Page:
MATHEMATICAL MODELS OF HUMAN PERFORMANCE IN MAN-MACHINE SYSTEMS.
Final rept. Apr-Dec 67,
AEROSPACE MEDICAL RESEARCH LABS WRIGHT-PATTERSON AFB OHIO
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The report describes three research approaches to the problem of mathematically representing human performance parameters in weapon, maintenance, and command and control systems. In the first approach, twenty operations research analyses and models of military systems were examined to determine if the models included human factors parameters and to what extent they were sensitive to variations in these parameters. Although many of the functions of the systems modeled were performed by humans, human performance parameters were not, in general, sufficiently defined to permit mathematical or empirical manipulation within a man-machine simulation framework. In the second approach, an attempt was made to establish predictive relationships, based on regression and factor analysis techniques, between human engineering design parameters and those criteria of systems effectiveness, such as maintenance task time, that can be transformed into a more molar index--system downtime. The human engineering predictor-parameters accounted for 50 of the criterion variance. In the third approach, a series of experiments involving real-time simulation of a command and control system was conducted to determine if, and how, a computer might aid diagnostic performance in tactical decision making in threat evaluations. The system output or criterion of effectiveness was the degree to which the system assesses the true state of threat. With computer aiding, correct decisions increased by 13. Author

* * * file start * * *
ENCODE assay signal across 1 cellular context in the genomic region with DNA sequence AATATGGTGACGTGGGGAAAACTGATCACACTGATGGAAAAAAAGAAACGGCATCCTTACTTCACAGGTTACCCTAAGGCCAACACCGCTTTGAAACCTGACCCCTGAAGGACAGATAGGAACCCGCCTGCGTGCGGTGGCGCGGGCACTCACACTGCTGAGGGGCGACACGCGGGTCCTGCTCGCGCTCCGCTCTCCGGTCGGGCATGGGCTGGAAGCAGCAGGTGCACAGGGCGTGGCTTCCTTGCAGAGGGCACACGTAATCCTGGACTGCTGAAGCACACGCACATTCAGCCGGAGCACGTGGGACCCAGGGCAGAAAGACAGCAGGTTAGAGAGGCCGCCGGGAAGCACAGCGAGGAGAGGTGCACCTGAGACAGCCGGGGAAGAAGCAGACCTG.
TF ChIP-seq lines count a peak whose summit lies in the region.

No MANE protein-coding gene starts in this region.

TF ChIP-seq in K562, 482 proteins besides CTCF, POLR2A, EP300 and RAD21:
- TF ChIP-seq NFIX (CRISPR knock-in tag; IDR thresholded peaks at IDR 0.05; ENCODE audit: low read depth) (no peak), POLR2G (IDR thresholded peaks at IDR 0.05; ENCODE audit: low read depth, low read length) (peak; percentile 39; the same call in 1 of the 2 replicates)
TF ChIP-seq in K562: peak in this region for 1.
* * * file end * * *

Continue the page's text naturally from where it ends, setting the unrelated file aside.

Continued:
- Operations Research
- Military Operations, Strategy and Tactics
- Human Factors Engineering and Man Machine Systems